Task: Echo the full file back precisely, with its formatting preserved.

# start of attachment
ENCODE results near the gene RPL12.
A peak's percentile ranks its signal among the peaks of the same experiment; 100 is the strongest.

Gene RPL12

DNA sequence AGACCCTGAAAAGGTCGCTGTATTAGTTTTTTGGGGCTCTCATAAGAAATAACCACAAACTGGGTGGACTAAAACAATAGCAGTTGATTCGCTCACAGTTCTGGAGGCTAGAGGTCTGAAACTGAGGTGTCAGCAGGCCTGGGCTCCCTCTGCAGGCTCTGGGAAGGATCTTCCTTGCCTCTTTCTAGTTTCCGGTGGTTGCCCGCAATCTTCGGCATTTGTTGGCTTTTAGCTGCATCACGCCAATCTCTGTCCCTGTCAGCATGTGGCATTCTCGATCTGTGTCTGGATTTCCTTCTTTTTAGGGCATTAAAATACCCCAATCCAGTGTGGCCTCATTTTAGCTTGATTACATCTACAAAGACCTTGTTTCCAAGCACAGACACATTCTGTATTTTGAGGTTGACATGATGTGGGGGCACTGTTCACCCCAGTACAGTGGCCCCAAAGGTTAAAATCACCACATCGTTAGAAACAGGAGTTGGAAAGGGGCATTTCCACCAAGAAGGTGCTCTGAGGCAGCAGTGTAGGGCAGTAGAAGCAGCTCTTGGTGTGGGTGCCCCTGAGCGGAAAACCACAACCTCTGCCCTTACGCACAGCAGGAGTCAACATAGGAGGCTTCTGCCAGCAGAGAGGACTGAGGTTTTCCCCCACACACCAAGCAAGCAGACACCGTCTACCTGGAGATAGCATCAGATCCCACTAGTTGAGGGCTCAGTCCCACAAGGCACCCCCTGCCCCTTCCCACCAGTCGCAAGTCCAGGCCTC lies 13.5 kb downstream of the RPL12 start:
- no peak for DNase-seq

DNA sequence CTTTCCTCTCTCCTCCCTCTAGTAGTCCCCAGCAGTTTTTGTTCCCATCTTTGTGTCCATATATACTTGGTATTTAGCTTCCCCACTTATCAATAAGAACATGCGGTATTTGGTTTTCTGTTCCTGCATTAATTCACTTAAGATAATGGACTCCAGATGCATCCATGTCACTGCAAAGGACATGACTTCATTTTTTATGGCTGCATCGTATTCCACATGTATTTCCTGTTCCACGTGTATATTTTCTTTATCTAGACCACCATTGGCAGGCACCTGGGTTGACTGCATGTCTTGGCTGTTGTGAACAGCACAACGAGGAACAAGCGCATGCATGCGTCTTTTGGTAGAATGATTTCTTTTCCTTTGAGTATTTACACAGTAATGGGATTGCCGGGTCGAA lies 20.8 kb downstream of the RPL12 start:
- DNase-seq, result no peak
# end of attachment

ENCODE results near the gene RPL12.
A peak's percentile ranks its signal among the peaks of the same experiment; 100 is the strongest.

Gene RPL12

DNA sequence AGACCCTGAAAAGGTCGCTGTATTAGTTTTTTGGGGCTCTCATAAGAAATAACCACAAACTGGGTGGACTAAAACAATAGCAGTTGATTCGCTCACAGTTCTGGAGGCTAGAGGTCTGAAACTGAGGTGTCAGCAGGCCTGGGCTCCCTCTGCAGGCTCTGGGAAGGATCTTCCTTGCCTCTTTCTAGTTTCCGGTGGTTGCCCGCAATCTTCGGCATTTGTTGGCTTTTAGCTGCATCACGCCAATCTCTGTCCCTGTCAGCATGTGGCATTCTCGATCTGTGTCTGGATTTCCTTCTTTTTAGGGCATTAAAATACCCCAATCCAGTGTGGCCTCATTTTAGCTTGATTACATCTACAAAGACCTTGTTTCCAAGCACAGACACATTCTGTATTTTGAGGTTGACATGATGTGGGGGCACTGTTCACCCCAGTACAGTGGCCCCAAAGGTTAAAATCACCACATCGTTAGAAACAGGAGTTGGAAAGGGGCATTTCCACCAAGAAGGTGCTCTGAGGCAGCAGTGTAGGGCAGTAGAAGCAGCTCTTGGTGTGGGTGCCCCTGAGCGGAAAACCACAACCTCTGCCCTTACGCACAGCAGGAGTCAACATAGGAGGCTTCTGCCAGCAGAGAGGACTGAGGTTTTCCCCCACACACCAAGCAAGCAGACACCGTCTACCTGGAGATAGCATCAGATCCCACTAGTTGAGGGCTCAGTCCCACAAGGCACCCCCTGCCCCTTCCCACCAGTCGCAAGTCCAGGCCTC lies 13.5 kb downstream of the RPL12 start:
- no peak for DNase-seq

DNA sequence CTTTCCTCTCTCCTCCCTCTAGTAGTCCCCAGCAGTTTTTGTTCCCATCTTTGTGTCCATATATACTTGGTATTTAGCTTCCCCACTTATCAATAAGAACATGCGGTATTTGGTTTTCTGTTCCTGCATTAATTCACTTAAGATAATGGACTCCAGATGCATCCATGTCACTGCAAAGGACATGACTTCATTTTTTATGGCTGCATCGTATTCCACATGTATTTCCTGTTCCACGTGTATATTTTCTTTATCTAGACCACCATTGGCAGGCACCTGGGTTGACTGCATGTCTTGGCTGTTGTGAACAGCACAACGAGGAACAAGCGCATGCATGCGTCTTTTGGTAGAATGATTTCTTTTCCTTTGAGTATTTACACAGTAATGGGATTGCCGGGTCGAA lies 20.8 kb downstream of the RPL12 start:
- DNase-seq, result no peak